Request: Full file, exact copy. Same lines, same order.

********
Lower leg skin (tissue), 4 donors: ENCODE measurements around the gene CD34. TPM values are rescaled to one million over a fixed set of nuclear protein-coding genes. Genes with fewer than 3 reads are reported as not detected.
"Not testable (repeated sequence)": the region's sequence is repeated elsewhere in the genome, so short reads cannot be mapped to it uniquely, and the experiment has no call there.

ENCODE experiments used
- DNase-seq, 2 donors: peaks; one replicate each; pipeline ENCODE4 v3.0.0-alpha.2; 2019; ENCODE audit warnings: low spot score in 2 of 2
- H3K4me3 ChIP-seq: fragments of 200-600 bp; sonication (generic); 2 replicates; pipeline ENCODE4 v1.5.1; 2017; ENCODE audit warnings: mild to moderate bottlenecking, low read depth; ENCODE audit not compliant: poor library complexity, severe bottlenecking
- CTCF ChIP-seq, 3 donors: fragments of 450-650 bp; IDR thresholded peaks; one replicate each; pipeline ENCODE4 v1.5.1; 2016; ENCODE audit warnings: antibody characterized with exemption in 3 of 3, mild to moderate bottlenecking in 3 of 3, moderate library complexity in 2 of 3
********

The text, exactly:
Lower leg skin (tissue), 4 donors: ENCODE measurements around the gene CD34. TPM values are rescaled to one million over a fixed set of nuclear protein-coding genes. Genes with fewer than 3 reads are reported as not detected.
"Not testable (repeated sequence)": the region's sequence is repeated elsewhere in the genome, so short reads cannot be mapped to it uniquely, and the experiment has no call there.

ENCODE experiments used
- DNase-seq, 2 donors: peaks; one replicate each; pipeline ENCODE4 v3.0.0-alpha.2; 2019; ENCODE audit warnings: low spot score in 2 of 2
- H3K4me3 ChIP-seq: fragments of 200-600 bp; sonication (generic); 2 replicates; pipeline ENCODE4 v1.5.1; 2017; ENCODE audit warnings: mild to moderate bottlenecking, low read depth; ENCODE audit not compliant: poor library complexity, severe bottlenecking
- CTCF ChIP-seq, 3 donors: fragments of 450-650 bp; IDR thresholded peaks; one replicate each; pipeline ENCODE4 v1.5.1; 2016; ENCODE audit warnings: antibody characterized with exemption in 3 of 3, mild to moderate bottlenecking in 3 of 3, moderate library complexity in 2 of 3